Not every pantry is well supplied with cans of sweetened condensed milk, a main ingredient in cheesecake recipes. Fresh milk and reconstituted nonfat dry milk can be used when making cheesecake, but they require some additional processing before they will perform as well as their canned cousin. Making your own sweetened condensed milk is not only a convenience but also a money saver.
Tweaking Fresh Milk
Substituting fresh milk straight from the carton or jug will not give you a satisfactory cheesecake. Neither will evaporated milk from a can. Sweetened condensed milk has had some of its water removed and sugar added to it. To get the same results from fresh milk, sugar and sometimes butter are heated together with the milk in a saucepan until the mixture thickens.
Basic Recipe Using Fresh Milk
Combine 6 cups of whole, reduced-fat or skim milk with 2 1/4 cups sugar in a heavy saucepan. Bring the mixture to a boil and then reduce the heat to a simmer. Cook the mixture until it is reduced to about 4 cups. This step takes about 50 minutes. Remove the saucepan from the heat and allow the milk and sugar mixture to cool. Pour the homemade sweetened condensed milk into a container and store it in the refrigerator for up to a week. This recipe makes approximately 32 ounces of sweetened condensed milk.
Thrifty Version Using Nonfat Milk Powder
Nonfat dry milk can also be used if you are running low on fresh milk. Put 1 cup of dry milk powder in a blender. Add 1/3 cup boiling water, 2/3 cup granulated sugar and 3 tablespoons butter to the blender. Blend the mixture until it is thick and smooth. Remove the sweetened condensed milk from the blender and store it in an airtight container in the refrigerator. This recipe is roughly equivalent to a 14-ounce can of condensed milk.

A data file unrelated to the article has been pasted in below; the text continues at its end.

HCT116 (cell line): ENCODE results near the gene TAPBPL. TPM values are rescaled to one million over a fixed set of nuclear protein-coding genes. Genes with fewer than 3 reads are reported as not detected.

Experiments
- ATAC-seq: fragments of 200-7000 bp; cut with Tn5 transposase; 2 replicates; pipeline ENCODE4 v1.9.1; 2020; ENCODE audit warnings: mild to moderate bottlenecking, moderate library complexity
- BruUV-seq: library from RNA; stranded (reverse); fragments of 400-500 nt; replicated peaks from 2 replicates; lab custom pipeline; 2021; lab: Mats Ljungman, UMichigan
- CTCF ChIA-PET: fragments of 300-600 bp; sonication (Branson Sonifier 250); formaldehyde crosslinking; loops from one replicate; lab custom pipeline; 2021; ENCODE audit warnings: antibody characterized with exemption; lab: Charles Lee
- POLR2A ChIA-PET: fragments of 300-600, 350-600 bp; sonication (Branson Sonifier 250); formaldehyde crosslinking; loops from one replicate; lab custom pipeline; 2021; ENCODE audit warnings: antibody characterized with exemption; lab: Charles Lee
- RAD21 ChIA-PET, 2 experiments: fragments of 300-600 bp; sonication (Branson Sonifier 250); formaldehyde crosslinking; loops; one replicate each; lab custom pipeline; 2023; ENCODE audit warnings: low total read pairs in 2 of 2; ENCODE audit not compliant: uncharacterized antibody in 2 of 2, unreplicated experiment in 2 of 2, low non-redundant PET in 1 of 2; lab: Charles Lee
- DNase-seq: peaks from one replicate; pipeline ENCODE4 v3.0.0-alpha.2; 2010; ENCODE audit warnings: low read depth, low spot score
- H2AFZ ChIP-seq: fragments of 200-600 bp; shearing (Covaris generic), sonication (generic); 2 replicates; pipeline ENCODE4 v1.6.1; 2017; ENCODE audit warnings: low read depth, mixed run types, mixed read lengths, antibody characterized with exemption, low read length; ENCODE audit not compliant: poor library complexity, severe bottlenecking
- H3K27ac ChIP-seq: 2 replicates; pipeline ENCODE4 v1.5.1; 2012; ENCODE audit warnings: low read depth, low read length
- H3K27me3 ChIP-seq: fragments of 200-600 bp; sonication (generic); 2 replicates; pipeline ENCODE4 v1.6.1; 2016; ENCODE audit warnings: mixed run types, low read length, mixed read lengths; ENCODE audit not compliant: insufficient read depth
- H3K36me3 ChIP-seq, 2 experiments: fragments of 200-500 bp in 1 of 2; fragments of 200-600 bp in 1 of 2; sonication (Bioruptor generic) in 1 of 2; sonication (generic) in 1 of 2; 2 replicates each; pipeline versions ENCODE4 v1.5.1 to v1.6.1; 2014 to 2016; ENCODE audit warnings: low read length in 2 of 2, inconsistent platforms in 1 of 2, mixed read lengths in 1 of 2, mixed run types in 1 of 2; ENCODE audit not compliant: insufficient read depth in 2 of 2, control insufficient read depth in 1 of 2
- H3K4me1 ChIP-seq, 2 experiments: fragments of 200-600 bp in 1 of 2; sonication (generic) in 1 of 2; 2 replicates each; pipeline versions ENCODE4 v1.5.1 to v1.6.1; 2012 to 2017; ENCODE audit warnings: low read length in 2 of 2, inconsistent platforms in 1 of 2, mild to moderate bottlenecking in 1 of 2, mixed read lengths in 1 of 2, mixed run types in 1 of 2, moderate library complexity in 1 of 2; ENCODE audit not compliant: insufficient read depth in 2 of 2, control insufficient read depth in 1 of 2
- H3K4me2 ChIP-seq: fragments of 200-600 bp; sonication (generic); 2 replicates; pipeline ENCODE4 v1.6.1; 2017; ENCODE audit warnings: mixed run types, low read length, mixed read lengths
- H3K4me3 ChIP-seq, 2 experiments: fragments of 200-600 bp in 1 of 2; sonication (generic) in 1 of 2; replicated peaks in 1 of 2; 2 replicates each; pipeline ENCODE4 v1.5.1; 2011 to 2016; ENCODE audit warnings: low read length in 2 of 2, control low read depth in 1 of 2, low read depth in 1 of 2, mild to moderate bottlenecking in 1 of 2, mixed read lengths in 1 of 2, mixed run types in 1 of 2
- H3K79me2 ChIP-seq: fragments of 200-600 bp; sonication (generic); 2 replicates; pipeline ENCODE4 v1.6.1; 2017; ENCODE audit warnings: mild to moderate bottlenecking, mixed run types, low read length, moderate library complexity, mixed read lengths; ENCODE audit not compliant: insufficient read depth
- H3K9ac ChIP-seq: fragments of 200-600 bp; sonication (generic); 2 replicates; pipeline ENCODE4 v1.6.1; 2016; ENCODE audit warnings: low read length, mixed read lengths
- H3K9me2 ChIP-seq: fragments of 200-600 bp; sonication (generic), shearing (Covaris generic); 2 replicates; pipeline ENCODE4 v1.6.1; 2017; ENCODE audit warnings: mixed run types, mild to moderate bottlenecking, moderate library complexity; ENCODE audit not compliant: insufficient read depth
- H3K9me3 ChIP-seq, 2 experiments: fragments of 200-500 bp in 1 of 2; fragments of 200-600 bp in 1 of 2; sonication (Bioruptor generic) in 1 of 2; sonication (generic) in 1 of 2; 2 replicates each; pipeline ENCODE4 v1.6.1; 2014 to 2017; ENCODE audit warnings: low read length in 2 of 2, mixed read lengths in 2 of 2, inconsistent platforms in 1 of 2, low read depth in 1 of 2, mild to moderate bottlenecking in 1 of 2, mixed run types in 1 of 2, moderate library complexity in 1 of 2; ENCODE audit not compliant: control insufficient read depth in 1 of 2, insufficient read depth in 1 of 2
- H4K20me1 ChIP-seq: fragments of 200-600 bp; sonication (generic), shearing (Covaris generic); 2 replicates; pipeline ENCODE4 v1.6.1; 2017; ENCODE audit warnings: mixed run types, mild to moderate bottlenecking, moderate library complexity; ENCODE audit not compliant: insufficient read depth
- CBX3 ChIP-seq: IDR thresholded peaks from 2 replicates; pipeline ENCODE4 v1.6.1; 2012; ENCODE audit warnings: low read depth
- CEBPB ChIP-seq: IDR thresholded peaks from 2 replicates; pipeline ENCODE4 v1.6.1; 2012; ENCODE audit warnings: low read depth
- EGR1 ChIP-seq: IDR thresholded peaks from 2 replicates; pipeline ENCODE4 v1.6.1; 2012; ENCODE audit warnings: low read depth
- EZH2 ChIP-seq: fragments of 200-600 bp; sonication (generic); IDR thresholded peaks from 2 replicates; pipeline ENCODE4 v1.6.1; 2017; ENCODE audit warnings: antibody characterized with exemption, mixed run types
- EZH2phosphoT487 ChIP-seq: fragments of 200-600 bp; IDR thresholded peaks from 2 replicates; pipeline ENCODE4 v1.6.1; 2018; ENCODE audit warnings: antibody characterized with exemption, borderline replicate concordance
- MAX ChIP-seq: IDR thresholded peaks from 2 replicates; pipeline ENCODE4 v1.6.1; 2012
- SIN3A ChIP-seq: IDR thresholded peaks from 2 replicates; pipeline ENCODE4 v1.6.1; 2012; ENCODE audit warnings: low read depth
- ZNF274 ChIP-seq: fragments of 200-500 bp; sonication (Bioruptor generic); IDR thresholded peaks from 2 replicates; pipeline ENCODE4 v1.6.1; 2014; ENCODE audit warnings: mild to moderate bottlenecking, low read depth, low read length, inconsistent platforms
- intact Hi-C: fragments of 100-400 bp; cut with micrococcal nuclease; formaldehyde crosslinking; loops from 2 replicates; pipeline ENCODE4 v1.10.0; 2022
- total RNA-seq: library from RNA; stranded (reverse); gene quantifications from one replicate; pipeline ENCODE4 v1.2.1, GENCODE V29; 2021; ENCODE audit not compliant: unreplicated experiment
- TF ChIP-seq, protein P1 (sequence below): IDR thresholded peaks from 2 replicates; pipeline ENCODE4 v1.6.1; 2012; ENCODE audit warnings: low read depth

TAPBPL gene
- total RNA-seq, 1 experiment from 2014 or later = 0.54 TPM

Add a few drops of vanilla extract to the milk mixture when it is finished cooking on the stove or whirling in the blender. Pre-mixing the milk powder with a bit of cold water before adding the hot water and other ingredients will eliminate possible clumping. Some recipes call for melting the butter before adding it to the other ingredients.
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Susan Kerr began her writing career as a food columnist in 1987 before moving to business journalism as a reporter and managing editor in the Penn State area. Since then, Kerr has contributed content to military-related magazines, not-for-profit websites and other online media. In addition, she writes a weekly column for her hometown newspaper
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